JEFF HIPSHER


 
 
WHAT WE CONSIDER TO BE DATA

I always confuse the weight of these cold yellow pillows
on my back, for the moss and grass and avocado

of her breasts, rubbing us into the wet field
of our bed. And the television, the refrigerator

and your gut eat that same buzz of anxiety. Like
when the sky and aluminum fences are suddenly

the same color. Or when your street is filled with
pieces of cell phone and windshield and your friend

stands there, cussing into the gutters, watching
huge boring slats of skyline crack and snap

onto the trees as ice. My dad somewhere, an attic
maybe, looking for gift ideas or old quilts or finger paintings

to console my mother with. To amend the long dry place between
Texas and Kentucky. The heavy downspouts remind me

our landlord is just a figment of my lease’s imagination, only
manifesting in the hazy confusion of shopping for groceries

or driving at night. Sarah’s hands and brain fumble with
the complex algebra of the front door’s three locks.

Her feet drag in salt, glass and frozen beetles.
 
 
 
 
CABLES TO THE SEA

We’ve seen a heat
of the Mesozoic

eat our tomatoes
and rain gutters

And so we’re inside with all this popcorn
spiked with pepper and
lemon salt

that eats our cuticles

like the coolest rub of
mentholatum

        And as the fans provide us some wooshed
sub-genre of quiet,

the television’s coaxial cable slips
out the stairs
where it meets with the Atlantic

now a rubbery sea of pewter wires
lapping at the Horn of Africa.

                                        ___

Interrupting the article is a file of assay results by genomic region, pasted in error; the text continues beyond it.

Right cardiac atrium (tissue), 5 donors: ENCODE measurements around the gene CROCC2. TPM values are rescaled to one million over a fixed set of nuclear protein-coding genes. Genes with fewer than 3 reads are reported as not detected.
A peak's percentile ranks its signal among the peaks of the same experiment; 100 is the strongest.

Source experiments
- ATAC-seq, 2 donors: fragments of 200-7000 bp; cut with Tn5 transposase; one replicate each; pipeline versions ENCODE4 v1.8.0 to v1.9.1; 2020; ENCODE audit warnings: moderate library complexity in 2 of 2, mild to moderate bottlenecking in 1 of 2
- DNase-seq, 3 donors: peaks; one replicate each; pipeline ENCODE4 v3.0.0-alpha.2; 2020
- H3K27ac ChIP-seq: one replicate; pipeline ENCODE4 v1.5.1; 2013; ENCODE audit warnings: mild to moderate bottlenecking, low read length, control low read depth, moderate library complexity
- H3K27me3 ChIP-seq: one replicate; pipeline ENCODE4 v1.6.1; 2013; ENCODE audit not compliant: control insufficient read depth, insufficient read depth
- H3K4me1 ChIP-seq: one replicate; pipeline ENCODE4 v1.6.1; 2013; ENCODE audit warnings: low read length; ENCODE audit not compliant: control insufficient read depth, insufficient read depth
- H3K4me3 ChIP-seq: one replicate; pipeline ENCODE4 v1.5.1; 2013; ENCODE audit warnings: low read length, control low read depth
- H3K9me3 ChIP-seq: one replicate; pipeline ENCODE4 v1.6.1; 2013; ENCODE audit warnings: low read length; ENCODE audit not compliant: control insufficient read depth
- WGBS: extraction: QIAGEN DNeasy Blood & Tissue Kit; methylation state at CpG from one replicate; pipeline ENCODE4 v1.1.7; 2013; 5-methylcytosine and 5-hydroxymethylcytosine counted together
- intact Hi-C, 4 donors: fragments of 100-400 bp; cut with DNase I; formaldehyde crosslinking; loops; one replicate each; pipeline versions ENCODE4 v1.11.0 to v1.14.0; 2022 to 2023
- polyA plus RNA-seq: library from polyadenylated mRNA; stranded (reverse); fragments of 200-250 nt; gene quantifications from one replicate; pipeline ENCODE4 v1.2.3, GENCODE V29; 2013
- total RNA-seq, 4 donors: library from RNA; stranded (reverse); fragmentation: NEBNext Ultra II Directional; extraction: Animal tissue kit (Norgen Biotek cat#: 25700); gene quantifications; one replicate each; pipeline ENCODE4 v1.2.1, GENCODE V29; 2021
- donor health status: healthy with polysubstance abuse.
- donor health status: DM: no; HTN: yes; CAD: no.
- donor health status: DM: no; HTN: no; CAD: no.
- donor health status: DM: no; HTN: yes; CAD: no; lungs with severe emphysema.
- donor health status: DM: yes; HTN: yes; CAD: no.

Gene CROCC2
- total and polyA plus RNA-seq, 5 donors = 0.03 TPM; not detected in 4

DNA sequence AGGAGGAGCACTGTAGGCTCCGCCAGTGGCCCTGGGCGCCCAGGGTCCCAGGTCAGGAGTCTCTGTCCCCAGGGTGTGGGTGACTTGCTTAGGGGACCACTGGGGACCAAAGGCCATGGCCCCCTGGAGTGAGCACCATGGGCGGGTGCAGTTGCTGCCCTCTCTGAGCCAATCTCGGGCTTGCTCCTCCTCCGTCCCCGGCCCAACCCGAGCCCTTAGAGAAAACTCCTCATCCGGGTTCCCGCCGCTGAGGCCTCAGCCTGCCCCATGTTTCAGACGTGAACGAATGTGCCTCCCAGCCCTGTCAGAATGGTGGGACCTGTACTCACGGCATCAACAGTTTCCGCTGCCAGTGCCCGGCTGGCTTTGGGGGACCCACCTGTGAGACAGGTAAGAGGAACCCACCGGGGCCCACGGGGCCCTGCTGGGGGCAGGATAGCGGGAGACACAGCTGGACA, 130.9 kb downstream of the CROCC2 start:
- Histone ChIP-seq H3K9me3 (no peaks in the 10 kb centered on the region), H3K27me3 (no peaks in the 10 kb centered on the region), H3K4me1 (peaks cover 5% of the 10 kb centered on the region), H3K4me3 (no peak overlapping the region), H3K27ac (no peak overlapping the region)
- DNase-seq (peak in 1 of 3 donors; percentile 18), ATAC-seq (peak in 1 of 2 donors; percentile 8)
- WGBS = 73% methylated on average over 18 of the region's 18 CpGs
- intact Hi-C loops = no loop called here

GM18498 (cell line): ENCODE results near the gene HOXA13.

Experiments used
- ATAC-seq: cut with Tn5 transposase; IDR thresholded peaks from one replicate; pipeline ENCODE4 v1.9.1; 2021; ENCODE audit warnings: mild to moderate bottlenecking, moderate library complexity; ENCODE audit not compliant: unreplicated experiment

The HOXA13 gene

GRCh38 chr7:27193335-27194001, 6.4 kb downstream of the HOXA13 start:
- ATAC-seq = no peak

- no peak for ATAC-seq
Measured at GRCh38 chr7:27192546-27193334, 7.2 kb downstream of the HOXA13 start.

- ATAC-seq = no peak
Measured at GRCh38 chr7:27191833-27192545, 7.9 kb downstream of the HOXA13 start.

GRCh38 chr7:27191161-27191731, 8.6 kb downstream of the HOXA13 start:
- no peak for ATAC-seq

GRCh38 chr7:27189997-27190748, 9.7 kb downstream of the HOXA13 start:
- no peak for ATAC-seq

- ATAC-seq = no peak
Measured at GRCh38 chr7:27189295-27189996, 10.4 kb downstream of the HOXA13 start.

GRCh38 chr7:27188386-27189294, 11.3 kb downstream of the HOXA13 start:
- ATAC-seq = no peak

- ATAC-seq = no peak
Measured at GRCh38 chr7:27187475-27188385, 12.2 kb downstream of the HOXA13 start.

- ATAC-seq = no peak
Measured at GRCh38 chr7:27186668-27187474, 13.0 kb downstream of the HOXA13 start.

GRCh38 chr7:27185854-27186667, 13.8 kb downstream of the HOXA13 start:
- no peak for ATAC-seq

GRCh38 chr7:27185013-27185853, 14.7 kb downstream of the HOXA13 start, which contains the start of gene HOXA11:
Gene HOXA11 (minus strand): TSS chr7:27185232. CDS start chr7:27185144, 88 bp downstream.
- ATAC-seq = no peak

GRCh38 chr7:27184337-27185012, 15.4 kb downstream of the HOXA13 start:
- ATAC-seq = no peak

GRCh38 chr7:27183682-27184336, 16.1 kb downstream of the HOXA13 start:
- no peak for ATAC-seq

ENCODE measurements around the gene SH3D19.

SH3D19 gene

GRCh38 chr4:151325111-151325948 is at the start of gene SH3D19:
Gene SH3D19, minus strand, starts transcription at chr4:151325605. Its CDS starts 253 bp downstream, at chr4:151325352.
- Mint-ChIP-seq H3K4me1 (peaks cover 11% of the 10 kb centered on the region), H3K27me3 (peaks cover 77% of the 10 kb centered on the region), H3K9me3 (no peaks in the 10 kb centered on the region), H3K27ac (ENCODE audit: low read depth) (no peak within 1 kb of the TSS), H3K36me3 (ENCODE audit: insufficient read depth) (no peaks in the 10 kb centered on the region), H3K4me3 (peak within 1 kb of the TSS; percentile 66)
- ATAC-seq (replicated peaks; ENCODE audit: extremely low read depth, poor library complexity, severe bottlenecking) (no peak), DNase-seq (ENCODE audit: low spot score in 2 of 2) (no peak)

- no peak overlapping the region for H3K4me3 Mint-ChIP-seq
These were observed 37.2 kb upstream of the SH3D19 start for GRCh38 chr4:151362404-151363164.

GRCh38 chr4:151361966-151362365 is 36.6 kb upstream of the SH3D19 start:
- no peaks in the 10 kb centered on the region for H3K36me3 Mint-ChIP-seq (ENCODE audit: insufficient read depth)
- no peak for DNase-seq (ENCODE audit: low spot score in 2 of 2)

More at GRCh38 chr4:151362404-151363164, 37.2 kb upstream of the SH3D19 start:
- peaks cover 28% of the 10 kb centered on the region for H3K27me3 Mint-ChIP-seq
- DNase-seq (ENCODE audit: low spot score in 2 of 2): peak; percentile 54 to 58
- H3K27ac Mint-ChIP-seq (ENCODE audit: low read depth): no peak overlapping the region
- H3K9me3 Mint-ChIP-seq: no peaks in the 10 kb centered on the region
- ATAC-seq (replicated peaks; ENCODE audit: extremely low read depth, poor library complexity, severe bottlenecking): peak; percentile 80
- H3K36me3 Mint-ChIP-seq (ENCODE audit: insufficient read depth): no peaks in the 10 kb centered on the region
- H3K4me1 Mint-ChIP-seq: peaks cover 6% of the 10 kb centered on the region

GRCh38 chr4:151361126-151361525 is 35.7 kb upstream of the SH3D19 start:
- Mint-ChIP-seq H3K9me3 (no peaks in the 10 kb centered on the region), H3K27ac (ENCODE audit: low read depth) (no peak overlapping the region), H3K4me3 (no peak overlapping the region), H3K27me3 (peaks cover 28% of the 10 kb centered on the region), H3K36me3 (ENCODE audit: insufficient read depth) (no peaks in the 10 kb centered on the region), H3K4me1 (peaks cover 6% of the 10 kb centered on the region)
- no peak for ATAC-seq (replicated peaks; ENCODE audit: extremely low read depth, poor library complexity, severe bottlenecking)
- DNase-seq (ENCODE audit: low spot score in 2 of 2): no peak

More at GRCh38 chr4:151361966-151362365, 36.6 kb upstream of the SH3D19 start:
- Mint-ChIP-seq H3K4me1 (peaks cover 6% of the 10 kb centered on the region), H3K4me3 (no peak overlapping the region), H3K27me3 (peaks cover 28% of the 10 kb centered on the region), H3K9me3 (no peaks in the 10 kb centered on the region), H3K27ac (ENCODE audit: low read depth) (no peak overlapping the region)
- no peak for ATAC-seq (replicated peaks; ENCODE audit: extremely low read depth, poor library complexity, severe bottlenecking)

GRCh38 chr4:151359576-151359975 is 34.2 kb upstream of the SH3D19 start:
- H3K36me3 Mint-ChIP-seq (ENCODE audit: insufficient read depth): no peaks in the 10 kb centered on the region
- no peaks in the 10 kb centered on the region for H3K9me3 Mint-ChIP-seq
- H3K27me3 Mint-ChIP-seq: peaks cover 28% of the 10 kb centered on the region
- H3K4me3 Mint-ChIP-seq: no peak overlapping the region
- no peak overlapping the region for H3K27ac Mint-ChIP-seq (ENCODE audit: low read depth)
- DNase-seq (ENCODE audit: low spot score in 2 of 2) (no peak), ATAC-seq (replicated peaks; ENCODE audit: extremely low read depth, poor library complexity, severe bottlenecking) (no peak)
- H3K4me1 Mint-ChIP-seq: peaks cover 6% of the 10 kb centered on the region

Outside,
just now,
out on my lawn,
everything suddenly became entangled
        it seems

    Houston’s sidewalks have followed us,
dragging themselves,
    by their fences,
        for days

                                    Some where in this future,
Space,
 especially that between us
is thick with citrus
 
Where all this sweat
meets those cords
somewhere in the waters
of the Mediterranean

or some annexed stream
of the southern most burbs

where her dad stands, in a birding hat
on a ladder
staring through the dense growth
of a freeway’s marooned median

right
through us

and in trying to free herself
from the steam of the butter

she lies there,
wearing only
the remote control

            as
The straight of Gibraltar changes to
a channel
full of snow
or static

Or white and black heat
boiling every television’s innards

            something she has a hard time imagining
like retiring
  or living some place
where she can only hear mother
through a phone

            vast webs of copper
spun quickly
between all our houses

where we lay
naked

on our couches

like we’ve washed our hands in orange juice
 
 
 
 
 
 



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